The Florida Keys have a distinctive Caribbean flavor. Maybe it's the contrast with Miami's tropical sophistication, but once you hit two-lane A1A heading south, you can feel it. You are surrounded by water, and that island feeling takes over. But the Keys have their own claims to fame. There are Key lime pie, bonefishing, conch fritters, and let us not forget the king of Caribbean soul, Jimmy Buffett. But the crown jewel of the Keys is the John Pennekamp Coral Reef State Park. This park in Key Largo, Florida, was established more than 40 years ago, in 1963. The park is adjacent to the Florida Keys National Marine Sanctuary, which covers 178 nautical square miles of coral reefs, sea grass beds and mangrove swamps. These protected reefs are also the only living coral reef system in the continental United States, so once again, man is charged with making sure that these reefs do not go the way of those that were unprotected and ravaged to extinction.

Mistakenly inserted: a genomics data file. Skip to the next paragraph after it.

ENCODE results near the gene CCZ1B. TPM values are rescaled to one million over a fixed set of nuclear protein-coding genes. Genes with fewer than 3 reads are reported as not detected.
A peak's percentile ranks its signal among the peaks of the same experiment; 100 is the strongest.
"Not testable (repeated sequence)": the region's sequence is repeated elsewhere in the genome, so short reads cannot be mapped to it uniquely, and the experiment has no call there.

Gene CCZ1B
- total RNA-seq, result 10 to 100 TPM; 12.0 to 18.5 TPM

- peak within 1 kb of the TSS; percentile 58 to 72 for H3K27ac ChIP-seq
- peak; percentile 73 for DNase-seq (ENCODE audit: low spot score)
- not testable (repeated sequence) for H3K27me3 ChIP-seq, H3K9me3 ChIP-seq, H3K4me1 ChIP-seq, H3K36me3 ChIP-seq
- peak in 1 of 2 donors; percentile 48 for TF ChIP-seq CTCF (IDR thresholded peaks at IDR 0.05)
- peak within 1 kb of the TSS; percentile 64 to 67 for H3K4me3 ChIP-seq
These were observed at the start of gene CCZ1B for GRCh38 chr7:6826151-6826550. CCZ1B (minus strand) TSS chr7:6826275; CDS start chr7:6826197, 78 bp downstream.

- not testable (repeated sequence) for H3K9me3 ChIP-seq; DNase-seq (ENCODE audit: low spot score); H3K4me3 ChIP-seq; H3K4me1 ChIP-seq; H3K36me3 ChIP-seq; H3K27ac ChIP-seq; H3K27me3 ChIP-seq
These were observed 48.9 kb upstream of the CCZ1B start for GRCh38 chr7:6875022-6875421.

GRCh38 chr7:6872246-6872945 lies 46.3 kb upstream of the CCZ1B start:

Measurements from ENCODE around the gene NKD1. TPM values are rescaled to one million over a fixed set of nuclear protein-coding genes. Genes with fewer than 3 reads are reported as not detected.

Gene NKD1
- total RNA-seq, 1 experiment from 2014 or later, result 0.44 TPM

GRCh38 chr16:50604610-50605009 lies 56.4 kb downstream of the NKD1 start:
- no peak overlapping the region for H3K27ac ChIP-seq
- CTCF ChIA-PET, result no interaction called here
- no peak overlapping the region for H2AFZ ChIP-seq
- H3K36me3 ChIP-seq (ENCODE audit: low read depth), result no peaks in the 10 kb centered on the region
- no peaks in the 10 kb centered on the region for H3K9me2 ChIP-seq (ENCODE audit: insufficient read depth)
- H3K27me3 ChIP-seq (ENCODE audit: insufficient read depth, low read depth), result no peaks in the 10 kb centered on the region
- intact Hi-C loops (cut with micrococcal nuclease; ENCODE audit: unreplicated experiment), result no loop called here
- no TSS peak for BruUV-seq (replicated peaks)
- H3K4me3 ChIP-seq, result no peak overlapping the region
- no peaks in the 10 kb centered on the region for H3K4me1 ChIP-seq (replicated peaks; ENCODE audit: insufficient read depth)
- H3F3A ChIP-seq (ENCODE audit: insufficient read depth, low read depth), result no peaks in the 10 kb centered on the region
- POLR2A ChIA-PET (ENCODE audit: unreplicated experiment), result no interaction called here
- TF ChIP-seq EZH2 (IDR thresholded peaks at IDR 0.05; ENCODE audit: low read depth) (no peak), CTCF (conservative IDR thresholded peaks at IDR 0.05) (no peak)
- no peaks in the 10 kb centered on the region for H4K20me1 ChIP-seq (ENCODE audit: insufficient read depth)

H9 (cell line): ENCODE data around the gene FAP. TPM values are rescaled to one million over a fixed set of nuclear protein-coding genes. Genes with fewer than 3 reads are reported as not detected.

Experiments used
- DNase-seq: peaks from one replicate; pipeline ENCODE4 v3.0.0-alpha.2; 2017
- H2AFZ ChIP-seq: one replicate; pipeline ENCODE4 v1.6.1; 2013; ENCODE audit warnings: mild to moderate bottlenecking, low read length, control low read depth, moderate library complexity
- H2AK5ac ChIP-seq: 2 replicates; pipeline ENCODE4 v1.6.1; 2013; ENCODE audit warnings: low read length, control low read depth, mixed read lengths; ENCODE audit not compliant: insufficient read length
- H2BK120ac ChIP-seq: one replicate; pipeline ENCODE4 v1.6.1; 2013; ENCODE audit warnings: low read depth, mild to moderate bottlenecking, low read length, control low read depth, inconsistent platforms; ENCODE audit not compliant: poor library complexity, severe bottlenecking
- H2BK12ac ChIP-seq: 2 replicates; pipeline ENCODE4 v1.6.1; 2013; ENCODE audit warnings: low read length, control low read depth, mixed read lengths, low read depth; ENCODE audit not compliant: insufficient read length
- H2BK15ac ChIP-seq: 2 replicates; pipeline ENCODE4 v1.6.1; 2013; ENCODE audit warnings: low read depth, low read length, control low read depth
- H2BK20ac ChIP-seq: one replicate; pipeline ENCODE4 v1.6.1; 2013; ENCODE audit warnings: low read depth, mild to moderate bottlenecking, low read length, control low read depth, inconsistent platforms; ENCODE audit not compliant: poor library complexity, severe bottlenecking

There are many places in the world where reefs are still being exploited to death. And it appeared that the reefs of the Keys would suffer the same fate in the early part of the 20th century. Fortunately, a group of marine scientists and avid environmentalists, including Miami newspaper editor John D. Pennekamp, took it upon themselves to pursue both public and private support in establishing the first portion of this extensive marine sanctuary and ending the harvesting of corals, sponges, seashells and marine life to be sold as souvenirs. In 1960, after a three-year struggle, President Dwight D. Eisenhower declared the area a marine preserve. Three years later, the park opened to the public and has welcomed visitors ever since. Dive shops around the country now make annual pilgrimages to Key Largo to dive one of the country's most popular marine attractions. Divers not only are able to explore the coral gardens and witness the prolific fish life, but also learn about the ecosystems that support the health of the reefs through environmental programs and educational exhibits at the park's visitor center. The dive operation at John Pennekamp Coral Reef State Park is a PADI 5-Star Gold Palm IDC facility that departs the docks from within the park twice daily for two-tank dives. One of the biggest attractions within the preserve is the Christ of the Abyss statue at Dry Rocks reef. This 9-foot statue of Christ reaching up with outstretched arms sits in about 25 feet of water. It was donated to the park in 1961 by Italian diving enthusiast Egidi Cressi (of Cressi-sub fame) and has become a very popular site not only for divers, but also for under-water weddings. Molasses Reef is also a popular site. Healthy corals provide havens for the abundance of marine life that flourishes in theprotected waters, including eels, sea turtles, rays and occasionally sharks. The sites within the sanctuary can also be reached by many independent dive operations from outside the park property. PADI 5-Star facilities in the Key Largo area include Horizon Divers (www.horizondivers.com), Ocean Divers (www.oceandivers.com), Amy Slate's Amoray Dive Resort (www.amoray.com), Aqua-Nut Divers (www.aqua-nuts.com), It's a Dive (www.itsadive.com), Paradise Charters Dive Center (www.paradisecharters.net), Paradise Dive & Snorkel and Sea Dwellers Dive Center (www.seadwellers.com). For a complete list of PADI dive operators in the Key Largo area, visit www.padi.com.